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Amazon Challenges EU Online Content Rules: A Game-Changer for Big Tech

by Tech Desk
1 minutes read
Amazon Challenges EU Online Content Rules: A Game-Changer for Big Tech

According to news sources, Amazon is pushing back against its inclusion in a group of companies subject to the European Union’s (EU) strict online content rules. This move by the tech giant may prompt other industry leaders to follow suit. The challenge was made in the Luxembourg-based General Court, marking the first time a Big Tech company has taken such action. Just two weeks prior, German online retailer Zalando had also sued the European Commission over the same issue.

The controversy stems from the Digital Services Act (DSA), which came into effect last year. Under this act, 19 platforms and search engines were classified as very large online platforms (VLOPs) due to their extensive user base of over 45 million users. VLOP designation imposes additional responsibilities on these companies, including tackling illegal content online, conducting risk management, undergoing third-party audits, and sharing data with authorities and investigators.

Amazon argues that it does not qualify as the largest retailer in any EU country where it operates. It further contends that its biggest rivals in these countries have not been labeled as VLOPs. Therefore, Amazon has requested that the General Court annul its designation as a VLOP.

An Amazon spokesperson stated on Tuesday: “Amazon does not fit this description of a ‘Very Large Online Platform’ under the DSA and therefore should not be designated as such.” The company believes that if it were subjected to VLOP regulations while other large EU retailers are exempted, it would face unfair treatment and burdensome administrative obligations that do not benefit EU consumers.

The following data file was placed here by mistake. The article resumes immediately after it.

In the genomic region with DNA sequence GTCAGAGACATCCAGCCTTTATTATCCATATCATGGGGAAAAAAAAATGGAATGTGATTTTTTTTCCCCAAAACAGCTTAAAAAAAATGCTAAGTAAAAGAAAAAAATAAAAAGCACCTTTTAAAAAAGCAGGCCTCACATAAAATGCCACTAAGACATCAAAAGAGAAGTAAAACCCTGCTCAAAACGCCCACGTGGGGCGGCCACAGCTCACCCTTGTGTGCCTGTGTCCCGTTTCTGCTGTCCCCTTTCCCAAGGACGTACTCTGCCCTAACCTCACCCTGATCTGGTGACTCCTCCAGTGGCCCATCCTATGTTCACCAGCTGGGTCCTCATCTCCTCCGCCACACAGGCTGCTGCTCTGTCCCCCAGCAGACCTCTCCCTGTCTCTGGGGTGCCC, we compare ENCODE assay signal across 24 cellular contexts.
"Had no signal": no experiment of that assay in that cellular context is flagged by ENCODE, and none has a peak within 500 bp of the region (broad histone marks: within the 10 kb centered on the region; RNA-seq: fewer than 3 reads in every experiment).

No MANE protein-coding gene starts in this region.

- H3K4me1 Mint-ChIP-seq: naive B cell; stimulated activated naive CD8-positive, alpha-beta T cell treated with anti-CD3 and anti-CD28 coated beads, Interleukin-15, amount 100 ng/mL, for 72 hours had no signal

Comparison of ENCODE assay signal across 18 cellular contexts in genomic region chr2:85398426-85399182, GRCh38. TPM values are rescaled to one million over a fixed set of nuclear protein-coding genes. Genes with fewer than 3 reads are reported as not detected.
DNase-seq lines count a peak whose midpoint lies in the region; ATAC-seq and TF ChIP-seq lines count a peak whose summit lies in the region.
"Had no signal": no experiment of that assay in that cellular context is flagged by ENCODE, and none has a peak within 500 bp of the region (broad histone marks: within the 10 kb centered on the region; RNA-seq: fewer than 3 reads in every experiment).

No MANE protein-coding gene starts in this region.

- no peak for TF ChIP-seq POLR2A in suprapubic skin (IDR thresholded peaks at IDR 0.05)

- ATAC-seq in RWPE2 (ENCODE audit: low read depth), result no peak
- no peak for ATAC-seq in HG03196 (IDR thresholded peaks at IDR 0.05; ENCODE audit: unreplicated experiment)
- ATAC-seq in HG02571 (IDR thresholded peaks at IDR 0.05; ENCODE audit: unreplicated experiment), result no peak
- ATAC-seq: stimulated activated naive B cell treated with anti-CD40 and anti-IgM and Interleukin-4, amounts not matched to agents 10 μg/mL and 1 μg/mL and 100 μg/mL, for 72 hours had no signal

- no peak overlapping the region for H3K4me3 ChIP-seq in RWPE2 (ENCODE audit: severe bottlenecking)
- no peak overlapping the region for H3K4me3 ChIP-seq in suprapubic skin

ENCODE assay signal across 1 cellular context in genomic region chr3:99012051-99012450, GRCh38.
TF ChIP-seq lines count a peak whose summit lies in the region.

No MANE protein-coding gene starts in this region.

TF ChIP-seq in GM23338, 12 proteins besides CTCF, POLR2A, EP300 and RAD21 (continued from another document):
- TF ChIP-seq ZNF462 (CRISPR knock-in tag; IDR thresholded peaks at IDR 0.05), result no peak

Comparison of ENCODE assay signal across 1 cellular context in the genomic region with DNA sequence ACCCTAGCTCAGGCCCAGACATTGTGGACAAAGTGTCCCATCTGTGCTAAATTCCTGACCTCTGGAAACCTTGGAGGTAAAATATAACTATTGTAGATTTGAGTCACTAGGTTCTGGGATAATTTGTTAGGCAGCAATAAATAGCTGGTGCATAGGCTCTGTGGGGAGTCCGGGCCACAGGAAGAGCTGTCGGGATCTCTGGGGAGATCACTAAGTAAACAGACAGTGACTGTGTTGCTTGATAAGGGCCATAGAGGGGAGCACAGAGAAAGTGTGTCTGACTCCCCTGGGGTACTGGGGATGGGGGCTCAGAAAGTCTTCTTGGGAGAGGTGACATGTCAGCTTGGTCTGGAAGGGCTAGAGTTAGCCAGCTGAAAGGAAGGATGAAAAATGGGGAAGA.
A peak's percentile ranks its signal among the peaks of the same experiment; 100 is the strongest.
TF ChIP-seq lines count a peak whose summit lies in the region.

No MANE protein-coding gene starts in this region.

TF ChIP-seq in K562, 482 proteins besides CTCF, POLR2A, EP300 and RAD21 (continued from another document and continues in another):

In response to Amazon’s challenge, the EU executive expressed awareness of their position and vowed to defend it in court. A commission spokesperson emphasized that according to the DSA’s scope, all platforms exposing users to potentially illegal content through product or service sales are covered. They added that for both marketplaces and social networks, having a wide user reach increases platform responsibilities and risks associated with addressing them.

This development marks a significant moment in the ongoing battle between tech giants and regulatory bodies. As Amazon challenges its VLOP designation, it sets a precedent for other major players to question their inclusion under EU online content rules. The outcome of this legal dispute will likely have far-reaching implications for the future of content regulation in Europe.

In substance, Amazon’s decision to challenge its VLOP status within the EU highlights the company’s concerns about unfair treatment and excessive administrative obligations. This move may inspire other tech giants to question their own designations under the Digital Services Act. The case is now before the General Court, and both sides are prepared to defend their positions. The ultimate resolution will shape how online content regulations are enforced in Europe moving forward.

Source: (Indian Express)(


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